I'll quote his exact last words on the matter:
I propose the straightforward "Did Jesus Rise from the Dead?" The reason I prefer this topic to the historical reliability of the Gospels is because (i) a case for the historicity of Jesus' resurrection does not depend on the Gospels' being generally reliable, and (ii) being narrower in scope, the topic is more manageable in an hour and a half's debate.
I find both (i) and (ii) to be patently false, in fact outright illogical. But if he wants to be illogical, that works for me. I also find curious his use of the word "prefer" for what was in fact a refusal. Make of that what you will.

As to (ii), defending the resurrection requires establishing a number of premises, including the reliability of the Gospel accounts, and the viability of miraculous explanations of ordinary evidence, and the authenticity, meaning, and reliability of passages in the epistles, and so on, and is therefore larger in scope, not narrower. The historical reliability of the Gospels focuses solely on the Gospels and the evidence within them (and from the field of history) as to whether we can trust what they say, which is necessarily narrower in scope than any argument that requires first establishing that we can trust what they say. As to (i), if the Gospels are not generally reliable, then everything they say is under a pall of suspicion, which entails we can't trust what they say about their most contentious claims, and the resurrection is exactly such, therefore it is not logically possible to make "a case for the historicity of Jesus' resurrection" without "the Gospels' being generally reliable" (unless he intends to make that case without ever appealing to the Gospels, which is unlikely).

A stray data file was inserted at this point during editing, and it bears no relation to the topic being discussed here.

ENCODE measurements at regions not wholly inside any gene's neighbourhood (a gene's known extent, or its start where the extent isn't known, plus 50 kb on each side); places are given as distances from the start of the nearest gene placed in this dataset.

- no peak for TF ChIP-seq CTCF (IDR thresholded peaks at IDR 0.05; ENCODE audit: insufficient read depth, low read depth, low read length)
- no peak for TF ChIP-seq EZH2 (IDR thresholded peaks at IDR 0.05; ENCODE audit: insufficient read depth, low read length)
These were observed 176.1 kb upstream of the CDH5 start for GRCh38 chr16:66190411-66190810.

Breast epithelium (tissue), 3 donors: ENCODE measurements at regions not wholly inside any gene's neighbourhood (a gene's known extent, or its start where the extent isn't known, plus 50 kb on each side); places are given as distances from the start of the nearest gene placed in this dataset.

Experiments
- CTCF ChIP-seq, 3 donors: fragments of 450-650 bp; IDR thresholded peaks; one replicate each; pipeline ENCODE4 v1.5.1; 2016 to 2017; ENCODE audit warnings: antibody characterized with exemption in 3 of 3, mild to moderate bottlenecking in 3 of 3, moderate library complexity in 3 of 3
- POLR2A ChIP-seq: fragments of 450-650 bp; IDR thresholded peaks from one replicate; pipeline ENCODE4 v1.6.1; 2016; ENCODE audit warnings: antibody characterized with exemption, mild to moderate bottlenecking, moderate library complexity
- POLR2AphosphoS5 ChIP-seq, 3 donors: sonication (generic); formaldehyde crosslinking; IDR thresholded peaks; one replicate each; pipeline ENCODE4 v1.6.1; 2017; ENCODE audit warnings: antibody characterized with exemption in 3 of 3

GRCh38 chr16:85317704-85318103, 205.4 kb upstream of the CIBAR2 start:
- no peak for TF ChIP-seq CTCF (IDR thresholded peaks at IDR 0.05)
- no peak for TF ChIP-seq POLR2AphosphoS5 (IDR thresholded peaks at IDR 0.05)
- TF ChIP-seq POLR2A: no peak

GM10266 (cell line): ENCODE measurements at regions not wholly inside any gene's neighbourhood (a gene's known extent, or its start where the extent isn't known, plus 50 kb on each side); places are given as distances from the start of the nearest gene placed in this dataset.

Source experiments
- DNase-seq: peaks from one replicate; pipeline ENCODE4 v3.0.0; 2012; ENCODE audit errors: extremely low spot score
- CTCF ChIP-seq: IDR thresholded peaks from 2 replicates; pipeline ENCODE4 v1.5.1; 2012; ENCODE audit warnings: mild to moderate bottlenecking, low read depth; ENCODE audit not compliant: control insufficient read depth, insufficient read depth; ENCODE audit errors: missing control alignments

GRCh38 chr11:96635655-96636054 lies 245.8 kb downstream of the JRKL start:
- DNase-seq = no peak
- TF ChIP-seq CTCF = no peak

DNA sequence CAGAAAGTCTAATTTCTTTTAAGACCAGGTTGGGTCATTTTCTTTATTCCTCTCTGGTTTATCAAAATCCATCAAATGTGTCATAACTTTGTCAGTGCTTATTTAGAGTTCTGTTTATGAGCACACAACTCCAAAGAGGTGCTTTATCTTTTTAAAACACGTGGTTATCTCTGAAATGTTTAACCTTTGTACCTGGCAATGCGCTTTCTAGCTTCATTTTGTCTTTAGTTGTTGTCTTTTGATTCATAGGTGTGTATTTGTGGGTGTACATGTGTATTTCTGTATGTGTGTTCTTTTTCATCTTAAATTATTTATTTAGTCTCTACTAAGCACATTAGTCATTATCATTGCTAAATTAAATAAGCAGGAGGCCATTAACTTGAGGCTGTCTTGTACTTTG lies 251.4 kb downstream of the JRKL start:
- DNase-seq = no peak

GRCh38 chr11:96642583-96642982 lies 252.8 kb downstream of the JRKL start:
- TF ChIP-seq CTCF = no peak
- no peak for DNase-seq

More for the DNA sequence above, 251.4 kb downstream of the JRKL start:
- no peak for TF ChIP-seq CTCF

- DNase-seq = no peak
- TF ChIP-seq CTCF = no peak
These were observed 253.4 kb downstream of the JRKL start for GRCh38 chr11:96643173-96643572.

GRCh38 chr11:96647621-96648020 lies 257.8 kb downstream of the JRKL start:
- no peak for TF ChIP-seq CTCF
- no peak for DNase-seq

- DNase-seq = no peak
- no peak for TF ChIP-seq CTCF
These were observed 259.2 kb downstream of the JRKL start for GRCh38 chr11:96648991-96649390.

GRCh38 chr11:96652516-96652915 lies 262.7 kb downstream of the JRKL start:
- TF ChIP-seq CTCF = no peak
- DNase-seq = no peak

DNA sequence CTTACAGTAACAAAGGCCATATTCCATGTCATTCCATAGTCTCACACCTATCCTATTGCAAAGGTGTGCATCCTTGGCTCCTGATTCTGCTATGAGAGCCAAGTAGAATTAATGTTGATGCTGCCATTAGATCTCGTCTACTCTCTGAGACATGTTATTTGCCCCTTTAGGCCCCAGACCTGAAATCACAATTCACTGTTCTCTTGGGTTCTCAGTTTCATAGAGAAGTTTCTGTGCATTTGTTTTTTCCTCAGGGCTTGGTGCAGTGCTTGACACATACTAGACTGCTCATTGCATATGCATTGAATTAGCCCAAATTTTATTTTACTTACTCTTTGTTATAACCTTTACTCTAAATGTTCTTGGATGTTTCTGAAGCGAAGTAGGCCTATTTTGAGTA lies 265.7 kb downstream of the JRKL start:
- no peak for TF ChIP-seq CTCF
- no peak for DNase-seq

I say this here as I might not bother making these points in the debate itself, except by simply pointing out why we can't trust what the Gospels say. I've also been asked about this quite a lot already, as apparently Craig was leaking details of our negotiations, so I might as well say here what I've already said to many people in email.

Out-of-Towners: The organizer Landon Hedrick wants to know who is coming from out of town or even out of state to see the debate, and is willing to reserve a limited number of seats for those of you who do. To get those reserved seats, you need to email him and ask, telling him how many and who you are and where you are coming from. I'm impressed to hear he already has people coming from as far away as Nebraska and Florida. He can be reached at landonhedrick67@yahoo.com.